Alan Wake gains a flashlight at the beginning of the game, and later a more powerful flashlight, which makes it slightly quicker to remove the shields of the enemies, but only by about 5%, which isn’t very effective or entirely necessary. At the start of every chapter the previous set of weapons and flashlights are stripped away from the player, meaning they start with the bare basics once again. It’s incredibly frustrating to carefully conserve ammo and batteries throughout a chapter, only to have it all removed again. It’s the cheap tricks that games like Star Wars : The Force Unleashed and God of War 2 use to draw the player into the game, in the industry it’s called ”give the player all the super badass special moves at the start of the game and then remove them and use the prospect of using the awesome powers again as incentive to play the game”, or something like that.
The other area in which Alan Wake fails to impress is in the progression of the game play. Whilst being linked to the combat mechanic progression, game play progression is mostly the set pieces in which the player is involved with. Again, the main aim for successful gameplay progression is to give the player more interesting scenarios in which to use their newly acquired skills and weapons, whilst the same time providing new challenges and locations.
If we look at Half-Life 2, there are many areas that offer the player different experiences and gameplay environments in which to use new weapons. Weapons are also introduced in context with the current area. For example the crossbow in Half-Life 2 is a ranged weapon with a scope, and rather handily it is introduced into the game whilst you’re driving along the expansive coast sections, giving you the perfect opportunity to use your new toy. Similarly, the shotgun is introduced in Ravenholm, which has the player mostly moving through confined streets, alley ways and buildings, perfect for close-quarters shotgun blasts to the headcrab covered face.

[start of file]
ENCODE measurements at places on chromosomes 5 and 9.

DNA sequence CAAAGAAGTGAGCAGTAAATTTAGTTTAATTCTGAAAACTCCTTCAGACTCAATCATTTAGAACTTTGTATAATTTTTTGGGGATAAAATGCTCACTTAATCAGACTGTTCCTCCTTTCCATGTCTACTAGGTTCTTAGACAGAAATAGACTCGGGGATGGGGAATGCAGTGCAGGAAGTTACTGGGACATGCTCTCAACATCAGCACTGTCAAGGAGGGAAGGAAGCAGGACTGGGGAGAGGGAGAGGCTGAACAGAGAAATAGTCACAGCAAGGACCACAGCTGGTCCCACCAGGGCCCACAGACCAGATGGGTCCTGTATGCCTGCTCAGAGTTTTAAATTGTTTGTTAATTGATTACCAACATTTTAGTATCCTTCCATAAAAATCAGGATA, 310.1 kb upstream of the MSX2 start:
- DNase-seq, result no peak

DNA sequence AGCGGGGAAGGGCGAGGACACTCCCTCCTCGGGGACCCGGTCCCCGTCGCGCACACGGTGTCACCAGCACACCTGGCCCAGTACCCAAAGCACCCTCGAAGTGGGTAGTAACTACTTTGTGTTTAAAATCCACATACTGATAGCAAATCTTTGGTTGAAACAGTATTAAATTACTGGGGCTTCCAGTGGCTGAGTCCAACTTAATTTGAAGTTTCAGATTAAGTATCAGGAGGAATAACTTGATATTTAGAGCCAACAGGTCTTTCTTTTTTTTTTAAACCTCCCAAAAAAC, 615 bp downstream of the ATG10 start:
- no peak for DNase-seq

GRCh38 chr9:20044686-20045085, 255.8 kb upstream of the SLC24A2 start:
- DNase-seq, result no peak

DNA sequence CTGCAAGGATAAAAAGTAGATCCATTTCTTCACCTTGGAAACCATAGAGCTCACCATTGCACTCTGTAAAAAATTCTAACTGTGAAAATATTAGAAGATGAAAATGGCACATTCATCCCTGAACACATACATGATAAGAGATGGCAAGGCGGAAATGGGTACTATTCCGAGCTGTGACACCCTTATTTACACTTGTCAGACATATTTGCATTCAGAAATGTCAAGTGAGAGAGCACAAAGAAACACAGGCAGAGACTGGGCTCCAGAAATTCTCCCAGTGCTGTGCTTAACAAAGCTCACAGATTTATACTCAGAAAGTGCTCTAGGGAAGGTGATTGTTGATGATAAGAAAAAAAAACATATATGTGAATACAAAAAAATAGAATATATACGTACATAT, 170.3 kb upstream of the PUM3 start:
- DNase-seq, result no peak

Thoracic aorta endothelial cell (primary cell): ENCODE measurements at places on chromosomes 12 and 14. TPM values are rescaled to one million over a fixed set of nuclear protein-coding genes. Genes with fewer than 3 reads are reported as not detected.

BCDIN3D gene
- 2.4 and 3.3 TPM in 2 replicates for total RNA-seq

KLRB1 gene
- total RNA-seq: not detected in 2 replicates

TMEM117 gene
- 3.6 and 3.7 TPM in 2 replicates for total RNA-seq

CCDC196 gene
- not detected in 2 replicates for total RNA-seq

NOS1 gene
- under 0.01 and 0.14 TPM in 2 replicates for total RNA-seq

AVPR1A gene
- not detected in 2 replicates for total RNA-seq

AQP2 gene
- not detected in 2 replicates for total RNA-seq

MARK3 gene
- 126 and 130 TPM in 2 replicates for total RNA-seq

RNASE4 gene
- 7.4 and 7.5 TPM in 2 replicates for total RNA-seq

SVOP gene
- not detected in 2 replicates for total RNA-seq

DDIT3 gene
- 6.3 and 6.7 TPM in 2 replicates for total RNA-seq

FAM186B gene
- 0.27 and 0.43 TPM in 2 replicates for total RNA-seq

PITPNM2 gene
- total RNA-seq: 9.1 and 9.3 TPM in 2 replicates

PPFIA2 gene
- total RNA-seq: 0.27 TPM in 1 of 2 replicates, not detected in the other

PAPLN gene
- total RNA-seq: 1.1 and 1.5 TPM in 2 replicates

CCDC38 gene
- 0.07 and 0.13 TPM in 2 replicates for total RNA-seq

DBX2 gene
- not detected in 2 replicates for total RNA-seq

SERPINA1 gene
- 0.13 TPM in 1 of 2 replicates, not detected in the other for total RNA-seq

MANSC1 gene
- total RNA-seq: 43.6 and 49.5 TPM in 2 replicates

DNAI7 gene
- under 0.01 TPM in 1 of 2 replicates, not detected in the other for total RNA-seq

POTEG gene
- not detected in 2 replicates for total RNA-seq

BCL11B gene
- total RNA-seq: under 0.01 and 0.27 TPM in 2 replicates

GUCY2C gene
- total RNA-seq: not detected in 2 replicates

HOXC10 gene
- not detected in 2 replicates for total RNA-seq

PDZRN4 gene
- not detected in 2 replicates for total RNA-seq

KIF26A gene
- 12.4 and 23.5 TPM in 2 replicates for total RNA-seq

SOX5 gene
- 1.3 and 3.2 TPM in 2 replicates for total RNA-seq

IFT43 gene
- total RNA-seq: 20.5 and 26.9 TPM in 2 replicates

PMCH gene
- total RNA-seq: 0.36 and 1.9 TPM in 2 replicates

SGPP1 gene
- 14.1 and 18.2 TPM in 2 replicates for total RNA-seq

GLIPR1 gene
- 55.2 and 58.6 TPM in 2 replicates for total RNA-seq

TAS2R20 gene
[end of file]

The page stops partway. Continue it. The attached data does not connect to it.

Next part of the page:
Alan Wake fails in providing the player with any variety in it’s combat scenarios, it just recycles the A to B missions, but sets it in a slightly different location to the last. Occasionally the game has you drive from one location to another, but there is never any real content to these sections, and it basically boils down to running over some enemies, finding a secluded petrol station, getting a bigger torch, driving up to a fallen tree blocking the road and getting out of the car.
There is also a distinct lack of variety when it comes to the enemies in the game. Some have shovels, some have sharp knives their throw and some are taller than others. The taller enemies are normally ‘themed’ for the particular area that you are in, spouting out useless and frankly ridiculous catchphrases. Regardless of which enemy you fight, they are all defeated with exactly the same process, and they all resemble the bad guy from Men In Black with the cockroaches coming out of his sleeve.
So maybe comparing Alan Wake to 2 of the most critically acclaimed games of the last 10 years is a bit harsh, but what Bioshock and Half-Life 2 did so well is get the fundamentals of successful game design nailed, allowing the player to continually enjoy the experience throughout.
Overall it’s not a bad game, it’s just very frustrating when you think about the amount of hype, time and money that was spent during the development of this game. Questions could be raised over how much Remedy actually wanted to develop this game further, and how much Microsoft pushed/paid them to finish it. The time in which this game was ‘in development’ suggests that there was ample time to dedicate to designing the core content, but in the end it feels rushed, with a lot of copy/paste going on….
However, there are areas which should be applauded, I particularly think that the TV show presentation of the episodes is an interesting approach, taking what Alone in the Dark did with their ‘episodic’ content but wrapping it in a neater package. It’s also a very beautiful game in parts, with a great lighting system, it’s just a shame more time wasn’t dedicated to improving the gameplay experience, because it could have been a lot better.
If you don’t have an Xbox360, or don’t fancy purchasing Alan Wake, then just grab the DVD box set of Garth Marenghi’s Darkplace and play the original Resident Evil game whilst you watch it, it’s basically the same thing.